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VIDEO: Dr. Heather Morrison says no COVID-19 at the North Pole

P.E.I. chief public health officer Dr. Heather Morrison provides an update on the coronavirus at 11:30 a.m.
P.E.I. chief public health officer Dr. Heather Morrison provides an update on the coronavirus at 11:30 a.m. - Computer screenshot



With thousands of tests completed in the last week, there are no new cases of COVID-19 in P.E.I.

Chief public health officer Dr. Heather Morrison provided the update Tuesday morning during her regularly scheduled briefing on the COVID-19 pandemic.

An announcement on the future of the Atlantic bubble is coming later this week, said Morrison, as cases in Nova Scotia rose 300 per cent in the last week.

The news comes several days after Morrison announced a student at Charlottetown Rural High School tested positive for COVID-19.

Since then, there have been no new confirmed cases.

Morrison said she encourages all students and staff to download the COVID-19 alert mobile app.

P.E.I. has seen 72 confirmed cases since the pandemic began. There are currently four active cases on P.E.I. and all are recovering at home.


Case numbers in Atlantic Canada as of Tuesday morning:
P.E.I.: 4
New Brunswick: 120
Nova Scotia: 138
Newfoundland and Labrador: 36
 


More than 100 Islanders are in self-isolation after the two cases were announces on the weekend. Six are in self-isolation because they were close contacts with cases in other provinces.

During the briefing, Morrison also addressed the coming holiday season, saying it will be different this year. Morrison urged Islanders not to travel outside of P.E.I. for the holidays.

“Our actions over the next few weeks, especially over the holiday season, will determine what the remainder of our COVID-19 journey looks like,” said Morrison.

She said while everyone is working to stay in the “new normal” Islanders must be prepared for further restrictions to gatherings and access to services.

Anyone travelling or returning to P.E.I. after travel must submit a travel authorization pre-approval and plan to self-isolate for 14 days.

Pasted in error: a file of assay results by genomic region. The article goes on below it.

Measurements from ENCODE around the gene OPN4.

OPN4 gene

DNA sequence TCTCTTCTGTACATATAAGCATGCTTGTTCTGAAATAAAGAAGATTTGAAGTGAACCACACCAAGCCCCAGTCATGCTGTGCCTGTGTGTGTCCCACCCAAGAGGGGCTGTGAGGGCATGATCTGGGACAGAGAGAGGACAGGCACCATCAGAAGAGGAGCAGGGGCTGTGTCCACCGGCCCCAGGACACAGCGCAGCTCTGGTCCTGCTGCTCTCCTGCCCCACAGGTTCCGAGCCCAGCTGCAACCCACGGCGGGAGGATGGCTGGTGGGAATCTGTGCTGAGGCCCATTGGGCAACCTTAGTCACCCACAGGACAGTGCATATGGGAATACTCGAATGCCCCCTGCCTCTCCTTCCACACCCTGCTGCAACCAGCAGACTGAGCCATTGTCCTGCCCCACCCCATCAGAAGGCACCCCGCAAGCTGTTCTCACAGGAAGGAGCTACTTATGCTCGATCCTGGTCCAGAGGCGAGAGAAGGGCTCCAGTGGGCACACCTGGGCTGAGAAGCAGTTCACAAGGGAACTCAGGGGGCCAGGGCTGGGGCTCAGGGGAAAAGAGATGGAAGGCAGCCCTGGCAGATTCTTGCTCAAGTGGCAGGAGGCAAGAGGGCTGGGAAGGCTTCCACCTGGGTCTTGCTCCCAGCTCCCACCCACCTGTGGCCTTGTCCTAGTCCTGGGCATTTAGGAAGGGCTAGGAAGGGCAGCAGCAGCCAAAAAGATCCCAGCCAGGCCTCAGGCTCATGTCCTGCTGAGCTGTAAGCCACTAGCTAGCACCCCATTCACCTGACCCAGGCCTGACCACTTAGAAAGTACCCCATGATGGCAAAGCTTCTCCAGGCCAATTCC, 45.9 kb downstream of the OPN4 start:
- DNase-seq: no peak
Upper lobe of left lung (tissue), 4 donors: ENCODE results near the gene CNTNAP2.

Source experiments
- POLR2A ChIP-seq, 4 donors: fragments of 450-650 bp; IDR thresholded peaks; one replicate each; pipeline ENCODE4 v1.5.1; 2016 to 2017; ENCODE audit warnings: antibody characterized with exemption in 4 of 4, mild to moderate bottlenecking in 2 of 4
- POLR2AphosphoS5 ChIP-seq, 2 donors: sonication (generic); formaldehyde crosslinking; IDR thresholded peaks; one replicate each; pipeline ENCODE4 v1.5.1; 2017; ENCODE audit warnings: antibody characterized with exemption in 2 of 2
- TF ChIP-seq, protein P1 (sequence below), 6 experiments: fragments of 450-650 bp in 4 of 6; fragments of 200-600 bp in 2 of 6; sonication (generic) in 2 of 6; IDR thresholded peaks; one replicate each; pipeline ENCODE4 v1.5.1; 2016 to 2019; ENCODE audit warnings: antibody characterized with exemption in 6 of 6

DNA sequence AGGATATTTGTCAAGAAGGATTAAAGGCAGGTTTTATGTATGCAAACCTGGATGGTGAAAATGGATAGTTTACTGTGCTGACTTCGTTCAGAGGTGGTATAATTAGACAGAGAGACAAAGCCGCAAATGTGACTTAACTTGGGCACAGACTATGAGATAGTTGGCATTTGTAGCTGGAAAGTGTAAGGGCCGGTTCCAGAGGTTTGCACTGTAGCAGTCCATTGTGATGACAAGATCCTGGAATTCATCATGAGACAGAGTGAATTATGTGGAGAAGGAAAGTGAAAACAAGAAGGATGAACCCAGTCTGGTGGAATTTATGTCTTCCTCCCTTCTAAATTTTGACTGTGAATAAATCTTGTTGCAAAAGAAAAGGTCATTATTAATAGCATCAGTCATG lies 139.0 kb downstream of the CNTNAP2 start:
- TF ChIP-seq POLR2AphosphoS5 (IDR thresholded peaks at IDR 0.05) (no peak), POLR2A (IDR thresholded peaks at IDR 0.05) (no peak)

Already, 158 holiday pre-travel applications have been received and Morrison urges those planning to travel to P.E.I. to apply as soon as possible and state “holiday travel” or “Island resident” as the reason.

Knowing the number of travellers in advance will allow her team to plan for staffing and will expedite screening at the points of entry, said Morrison.

Same-day travel for essential reasons does not require 14-day self-isolate upon return.


Elf on the Shelf
Chief public health officer Heather Morrison said she received a special alert Tuesday morning that there is no COVID-19 at the North Pole. Pre-approved travel has been received for Santa and his elves to come to P.E.I., she said.
“Your special elf and everyone else at the North Pole are protected from getting sick from COVID-19, however Santa is reminding every elf to remain at least six feet from everyone and to pay extra attention to washing their hands,” she said.


New Year’s Day levees, an annual tradition in P.E.I. where a lot of people gather together in close quarters, are not recommended to ring in 2021, said Morrison.

Anyone who decides to proceed with a levee must submit an operational plan and respect all public health measures.

Addressing the possibility of a COVID-19 vaccine, Morrison said Health Canada has received submissions for vaccines.

It will take time to have everyone in P.E.I. vaccinated and the province will follow national recommendations for priority groups.

Morrison said that when dates of arrival of the vaccine and the number coming to P.E.I. are available the public will be notified.

P.E.I. is expected to receive small amounts of the vaccine initially, likely within the next month, Morrison said.

Marion Dowling, head of nursing for P.E.I., reminded those listening in on the briefing that hospitals and other health-care facilities are prepared to handle medical appointments safely.

“Receiving the health care that they (health-care providers) have arranged for you is important and we do need to look after other aspects of our health,” said Dowling.

People are still able to bring a support person with them to appointments as long as that person hasn’t travelled outside the province, said Dowling.



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